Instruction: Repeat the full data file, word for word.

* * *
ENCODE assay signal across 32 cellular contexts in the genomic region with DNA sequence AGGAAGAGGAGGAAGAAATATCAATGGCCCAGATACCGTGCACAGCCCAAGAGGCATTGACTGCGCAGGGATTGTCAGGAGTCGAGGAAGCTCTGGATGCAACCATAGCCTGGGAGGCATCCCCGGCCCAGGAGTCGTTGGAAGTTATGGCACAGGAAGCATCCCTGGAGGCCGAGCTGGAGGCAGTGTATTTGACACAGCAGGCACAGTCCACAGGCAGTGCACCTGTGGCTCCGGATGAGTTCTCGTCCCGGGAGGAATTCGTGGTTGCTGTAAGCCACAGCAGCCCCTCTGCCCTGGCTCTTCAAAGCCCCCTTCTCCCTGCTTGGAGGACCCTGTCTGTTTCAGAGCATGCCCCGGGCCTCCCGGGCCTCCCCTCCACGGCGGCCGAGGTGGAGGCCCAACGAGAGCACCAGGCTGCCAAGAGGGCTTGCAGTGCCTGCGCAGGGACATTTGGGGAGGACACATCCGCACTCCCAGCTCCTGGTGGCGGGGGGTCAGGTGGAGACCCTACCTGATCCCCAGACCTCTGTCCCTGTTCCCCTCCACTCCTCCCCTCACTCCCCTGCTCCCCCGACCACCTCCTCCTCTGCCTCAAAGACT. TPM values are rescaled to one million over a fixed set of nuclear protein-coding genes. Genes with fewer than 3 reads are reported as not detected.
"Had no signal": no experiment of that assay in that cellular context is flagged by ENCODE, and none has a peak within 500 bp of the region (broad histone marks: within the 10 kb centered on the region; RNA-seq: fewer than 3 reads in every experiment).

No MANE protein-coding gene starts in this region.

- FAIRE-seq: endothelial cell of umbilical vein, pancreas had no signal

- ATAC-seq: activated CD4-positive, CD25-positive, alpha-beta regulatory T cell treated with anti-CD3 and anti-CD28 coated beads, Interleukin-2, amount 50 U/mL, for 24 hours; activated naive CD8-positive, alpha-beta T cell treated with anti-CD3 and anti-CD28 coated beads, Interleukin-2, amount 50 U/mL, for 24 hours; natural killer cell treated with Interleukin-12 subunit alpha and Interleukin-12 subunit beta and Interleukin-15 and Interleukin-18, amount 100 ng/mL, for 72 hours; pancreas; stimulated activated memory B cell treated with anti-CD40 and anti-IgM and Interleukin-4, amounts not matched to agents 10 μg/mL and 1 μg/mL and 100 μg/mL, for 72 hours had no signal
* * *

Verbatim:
ENCODE assay signal across 32 cellular contexts in the genomic region with DNA sequence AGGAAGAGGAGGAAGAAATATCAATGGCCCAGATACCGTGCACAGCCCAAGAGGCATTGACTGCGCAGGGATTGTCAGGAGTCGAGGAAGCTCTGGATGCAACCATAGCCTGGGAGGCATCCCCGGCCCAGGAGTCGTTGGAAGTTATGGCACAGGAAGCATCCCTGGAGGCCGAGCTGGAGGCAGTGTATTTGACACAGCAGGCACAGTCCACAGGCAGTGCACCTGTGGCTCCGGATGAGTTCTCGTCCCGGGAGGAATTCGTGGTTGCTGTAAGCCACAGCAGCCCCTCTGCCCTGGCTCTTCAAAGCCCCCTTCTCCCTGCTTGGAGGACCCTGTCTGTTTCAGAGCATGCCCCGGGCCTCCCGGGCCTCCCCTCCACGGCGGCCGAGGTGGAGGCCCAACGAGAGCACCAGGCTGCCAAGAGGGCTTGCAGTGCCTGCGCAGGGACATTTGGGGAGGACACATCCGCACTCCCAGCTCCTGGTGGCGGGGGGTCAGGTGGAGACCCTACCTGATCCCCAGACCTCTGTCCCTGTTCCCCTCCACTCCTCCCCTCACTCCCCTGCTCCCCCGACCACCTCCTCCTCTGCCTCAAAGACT. TPM values are rescaled to one million over a fixed set of nuclear protein-coding genes. Genes with fewer than 3 reads are reported as not detected.
"Had no signal": no experiment of that assay in that cellular context is flagged by ENCODE, and none has a peak within 500 bp of the region (broad histone marks: within the 10 kb centered on the region; RNA-seq: fewer than 3 reads in every experiment).

No MANE protein-coding gene starts in this region.

- FAIRE-seq: endothelial cell of umbilical vein, pancreas had no signal

- ATAC-seq: activated CD4-positive, CD25-positive, alpha-beta regulatory T cell treated with anti-CD3 and anti-CD28 coated beads, Interleukin-2, amount 50 U/mL, for 24 hours; activated naive CD8-positive, alpha-beta T cell treated with anti-CD3 and anti-CD28 coated beads, Interleukin-2, amount 50 U/mL, for 24 hours; natural killer cell treated with Interleukin-12 subunit alpha and Interleukin-12 subunit beta and Interleukin-15 and Interleukin-18, amount 100 ng/mL, for 72 hours; pancreas; stimulated activated memory B cell treated with anti-CD40 and anti-IgM and Interleukin-4, amounts not matched to agents 10 μg/mL and 1 μg/mL and 100 μg/mL, for 72 hours had no signal